Glenn Beck, the well-known former Fox Network anchor, a self-professed conservative, and Blaze TV network owner, teamed up with ultra-liberal Matt Yglesias, the left-wing Vox editor to advocate for a U.S. population of 1 billion.
After an interview with Yglesias, who authored “One Billion Americans: the Case for Thinking Bigger,” Beck tweeted that a 1 billion population, triple of today’s 330 million, is a “noble goal” and “crucial” to keep China from overtaking America as the leading global power. Yglesias and Beck agree that the best way to add approximately 670 million new residents is through immigration.
The Beck/Yglesias concept is so mind-bogglingly outlandish that it barely merits a response. But since Beck and Yglesias represent Trojan Horses for globalist immigration expansionists, a counter is required. Delivered via Beck and Yglesias, expansionists’ sub rosa message to immigration restrictionists is that more people benefits America. Accordingly, Beck urges restrictionists to put jingoism aside, and instead welcome one and all.
But neither globalist puts forward an intelligent, tangible argument for how more people would actually play out on a practical, day-to-day level. No explanation was offered how the migrants would be selected, how they would arrive and at what pace would they come. Then, after the migrants reach America, how would they actually survive?
For his part, Beck repeated the tedious, insulting bon mot that immigrants work harder than “most Americans.” That is Beck’s opinion, factually unsubstantiated, and a direct slap in the fact to about 30 million unemployed Americans. But for the sake of meaningful discussion, Beck should explain where exactly the arriving immigrants would work.
COVID-19 has eliminated thousands of jobs, many of which will never return. Even the pre-COVID unemployment forecast was grim. In 2013, the Oxford Martin Programme on the Impacts of Future Technology found that at least half of all American jobs are vulnerable to computerization, a trend that’s well-underway in production labor and service industries. The jobs lost plus immigrants added equation means more cheap labor for the industries that may survive computerization, and severely depressed wages for Americans.
Assuming the immigrant labor issue could be resolved — a huge if — then follows the practical questions of where the new migrants would live, how they would transport themselves, how quickly new infrastructure could be built to accommodate them, and what post-migration America would look like. Despite the pandemic, building permits, housing starts and housing completions are moving briskly along. The nation’s highways are gridlocked nightmares, and the 1 billion Americans would live in a country unrecognizable from the one we inhabit today.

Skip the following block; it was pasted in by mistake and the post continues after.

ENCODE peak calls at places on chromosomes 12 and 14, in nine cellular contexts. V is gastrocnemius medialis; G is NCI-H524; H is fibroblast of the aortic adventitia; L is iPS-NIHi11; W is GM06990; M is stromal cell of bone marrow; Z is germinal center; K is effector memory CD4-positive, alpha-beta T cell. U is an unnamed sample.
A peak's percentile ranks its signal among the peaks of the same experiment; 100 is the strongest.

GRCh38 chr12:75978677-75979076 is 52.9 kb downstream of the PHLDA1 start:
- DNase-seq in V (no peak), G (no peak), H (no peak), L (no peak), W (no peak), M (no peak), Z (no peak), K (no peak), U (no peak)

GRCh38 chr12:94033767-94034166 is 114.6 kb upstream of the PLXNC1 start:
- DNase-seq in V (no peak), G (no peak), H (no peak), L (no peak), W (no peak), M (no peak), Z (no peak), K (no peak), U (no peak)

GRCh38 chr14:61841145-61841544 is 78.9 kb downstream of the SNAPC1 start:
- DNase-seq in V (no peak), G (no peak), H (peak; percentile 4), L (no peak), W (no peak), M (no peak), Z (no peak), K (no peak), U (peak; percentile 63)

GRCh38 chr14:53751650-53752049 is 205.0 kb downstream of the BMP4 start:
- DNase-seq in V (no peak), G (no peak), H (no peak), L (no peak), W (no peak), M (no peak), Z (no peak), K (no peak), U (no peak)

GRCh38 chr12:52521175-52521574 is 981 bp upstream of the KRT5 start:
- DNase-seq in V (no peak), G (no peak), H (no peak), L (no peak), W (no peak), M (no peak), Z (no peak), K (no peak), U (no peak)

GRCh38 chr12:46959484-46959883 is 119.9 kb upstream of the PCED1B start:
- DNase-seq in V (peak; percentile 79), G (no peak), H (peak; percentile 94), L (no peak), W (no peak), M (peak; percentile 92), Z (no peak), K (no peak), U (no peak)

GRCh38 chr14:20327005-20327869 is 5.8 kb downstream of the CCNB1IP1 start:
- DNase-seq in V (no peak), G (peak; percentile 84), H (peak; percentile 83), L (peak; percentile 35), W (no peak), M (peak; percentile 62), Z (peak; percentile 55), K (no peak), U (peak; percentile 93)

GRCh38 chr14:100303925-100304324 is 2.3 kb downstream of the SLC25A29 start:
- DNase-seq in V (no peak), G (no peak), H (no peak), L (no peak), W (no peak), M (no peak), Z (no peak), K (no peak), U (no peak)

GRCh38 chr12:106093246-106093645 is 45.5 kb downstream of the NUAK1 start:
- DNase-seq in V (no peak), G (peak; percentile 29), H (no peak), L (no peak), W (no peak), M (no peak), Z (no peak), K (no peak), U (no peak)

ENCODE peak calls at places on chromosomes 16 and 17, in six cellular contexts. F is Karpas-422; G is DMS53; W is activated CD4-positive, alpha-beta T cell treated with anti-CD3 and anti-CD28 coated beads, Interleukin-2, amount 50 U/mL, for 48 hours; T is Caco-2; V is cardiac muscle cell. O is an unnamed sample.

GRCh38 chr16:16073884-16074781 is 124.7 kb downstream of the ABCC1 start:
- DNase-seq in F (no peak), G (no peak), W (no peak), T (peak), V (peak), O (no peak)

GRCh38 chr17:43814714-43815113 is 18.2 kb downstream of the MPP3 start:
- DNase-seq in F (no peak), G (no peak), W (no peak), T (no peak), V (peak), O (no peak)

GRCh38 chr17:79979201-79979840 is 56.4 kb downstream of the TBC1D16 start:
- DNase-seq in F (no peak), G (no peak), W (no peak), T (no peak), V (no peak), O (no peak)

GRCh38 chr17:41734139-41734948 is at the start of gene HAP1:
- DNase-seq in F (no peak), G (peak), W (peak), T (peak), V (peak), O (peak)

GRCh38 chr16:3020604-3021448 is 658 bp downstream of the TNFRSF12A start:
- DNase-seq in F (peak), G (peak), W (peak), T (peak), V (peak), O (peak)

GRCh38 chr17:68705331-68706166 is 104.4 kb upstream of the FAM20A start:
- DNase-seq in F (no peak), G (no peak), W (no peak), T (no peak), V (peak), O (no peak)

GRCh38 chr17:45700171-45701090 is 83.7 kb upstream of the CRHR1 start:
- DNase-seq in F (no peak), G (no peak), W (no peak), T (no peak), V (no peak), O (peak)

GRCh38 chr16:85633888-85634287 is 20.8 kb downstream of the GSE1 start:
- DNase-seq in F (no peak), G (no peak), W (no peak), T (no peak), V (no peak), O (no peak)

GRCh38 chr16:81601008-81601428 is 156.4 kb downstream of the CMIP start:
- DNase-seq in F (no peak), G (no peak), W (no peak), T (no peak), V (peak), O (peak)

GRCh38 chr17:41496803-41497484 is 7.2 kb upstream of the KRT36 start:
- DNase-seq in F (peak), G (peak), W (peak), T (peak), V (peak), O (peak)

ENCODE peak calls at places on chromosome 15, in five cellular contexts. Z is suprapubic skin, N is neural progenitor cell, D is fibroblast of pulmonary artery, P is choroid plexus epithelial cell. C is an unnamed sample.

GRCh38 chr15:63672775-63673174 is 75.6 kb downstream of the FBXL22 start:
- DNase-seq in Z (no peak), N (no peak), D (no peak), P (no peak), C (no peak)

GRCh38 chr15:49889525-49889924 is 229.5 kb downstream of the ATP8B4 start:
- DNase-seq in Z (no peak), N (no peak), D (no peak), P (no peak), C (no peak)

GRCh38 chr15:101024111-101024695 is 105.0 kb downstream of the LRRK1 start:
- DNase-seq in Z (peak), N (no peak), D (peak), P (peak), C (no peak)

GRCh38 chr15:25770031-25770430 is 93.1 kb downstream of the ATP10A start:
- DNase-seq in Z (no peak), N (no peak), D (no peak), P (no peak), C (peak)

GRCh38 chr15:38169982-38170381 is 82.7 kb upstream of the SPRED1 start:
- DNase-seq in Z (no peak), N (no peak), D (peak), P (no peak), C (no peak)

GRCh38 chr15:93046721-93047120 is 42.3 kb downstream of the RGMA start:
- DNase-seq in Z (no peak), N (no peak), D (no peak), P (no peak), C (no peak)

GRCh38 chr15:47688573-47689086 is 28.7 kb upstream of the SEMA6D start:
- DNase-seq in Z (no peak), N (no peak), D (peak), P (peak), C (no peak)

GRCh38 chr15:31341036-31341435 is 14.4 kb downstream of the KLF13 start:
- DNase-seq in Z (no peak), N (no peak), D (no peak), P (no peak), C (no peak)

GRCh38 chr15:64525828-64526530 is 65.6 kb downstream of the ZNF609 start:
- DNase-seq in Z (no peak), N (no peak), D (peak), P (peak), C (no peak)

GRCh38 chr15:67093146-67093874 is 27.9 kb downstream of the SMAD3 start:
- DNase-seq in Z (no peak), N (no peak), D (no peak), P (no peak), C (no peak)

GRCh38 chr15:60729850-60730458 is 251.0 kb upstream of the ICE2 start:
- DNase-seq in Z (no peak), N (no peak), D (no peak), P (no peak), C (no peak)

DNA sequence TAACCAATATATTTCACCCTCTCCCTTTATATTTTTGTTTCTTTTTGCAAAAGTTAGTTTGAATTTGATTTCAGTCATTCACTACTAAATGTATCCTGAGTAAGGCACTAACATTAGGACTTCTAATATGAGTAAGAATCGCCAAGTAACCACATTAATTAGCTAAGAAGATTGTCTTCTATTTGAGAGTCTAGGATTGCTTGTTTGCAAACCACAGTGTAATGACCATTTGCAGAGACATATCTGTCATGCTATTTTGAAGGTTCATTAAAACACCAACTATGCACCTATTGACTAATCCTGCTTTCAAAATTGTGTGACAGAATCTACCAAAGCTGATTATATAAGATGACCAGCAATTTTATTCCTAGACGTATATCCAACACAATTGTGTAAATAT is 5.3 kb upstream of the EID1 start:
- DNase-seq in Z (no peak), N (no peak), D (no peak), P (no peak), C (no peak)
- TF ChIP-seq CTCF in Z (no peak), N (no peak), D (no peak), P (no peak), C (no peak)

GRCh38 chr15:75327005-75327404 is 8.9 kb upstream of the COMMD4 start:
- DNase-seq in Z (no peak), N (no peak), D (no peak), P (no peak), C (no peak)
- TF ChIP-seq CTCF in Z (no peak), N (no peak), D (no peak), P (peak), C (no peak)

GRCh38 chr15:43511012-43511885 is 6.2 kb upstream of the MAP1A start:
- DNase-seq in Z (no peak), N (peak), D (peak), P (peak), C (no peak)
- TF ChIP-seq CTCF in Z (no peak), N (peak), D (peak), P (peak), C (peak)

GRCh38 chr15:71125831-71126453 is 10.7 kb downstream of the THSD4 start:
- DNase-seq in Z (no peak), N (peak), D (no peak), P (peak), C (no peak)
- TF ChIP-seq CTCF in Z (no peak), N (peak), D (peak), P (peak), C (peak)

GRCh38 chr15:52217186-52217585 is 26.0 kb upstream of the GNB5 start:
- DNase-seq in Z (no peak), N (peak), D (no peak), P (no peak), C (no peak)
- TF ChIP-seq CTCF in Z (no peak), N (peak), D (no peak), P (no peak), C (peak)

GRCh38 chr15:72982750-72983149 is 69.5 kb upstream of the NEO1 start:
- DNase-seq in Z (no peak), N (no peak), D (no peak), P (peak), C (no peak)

In her article, “The Flaw in the Statue of Liberty,” Karen Shragg laid out the compelling case to limit immigration to sensible, sustainable levels. Shragg wrote that more people make numerous negative environmental impacts regardless of their nationality. Since all people are consumers, Shragg said, their collective goal should be to consume less. But that’s unlikely as we all need water, energy, food, jobs and open land — all of which are in limited supply.
With an average multiplier of 3.1 persons per petitioner, chain migration would eventually grow the 670,000 new migrants into more than 2 million. The New York Times provided an excellent example of how chain migration functions as a population atomic bomb. In “One Face of Immigration in America is a Family Tree Rooted in Asia,” the Times reported that a young Indian engineer arrived in America at age 23, and settled in Nevada. Between the 1970s and the mid-1980s, he brought his wife, mother, five sisters and a brother to the U.S. from his native India. Eventually, his siblings sponsored their family members. Over three decades, more than 90 immigrants arrived in the U.S. who can link their presence back to one immigrant.
America needs thoughtful immigration laws that serve its citizens’ best interests, something that neither Beck nor Yglesias wants to promote. Immigration has already dramatically increased U.S. population. Between 1776 and 1965, immigration to the U.S. averaged 250,000 annually. But major legislative changes in 1950s, 1960s and 1990, sent immigration totals skyrocketing.
The Beck/Yglesias fantasy will never become reality. But more rational sounding yet dangerous proposals are routinely introduced in Congress. The latest is the 2,154 page Health and Economic Recovery Omnibus Emergency Solutions Act, the so-called HEROES Act, which offers amnesty, work permits and fast-track Green Cards to temporary visa holders and to illegal aliens. Knowing that few in Congress would read the lengthy bill, the HEROES sponsor, Nita Lowey (D-NY), made sure to bury the amnesty and work permit provisions on page 2,030. Obscure government is always immigration advocates’ stealth strategy.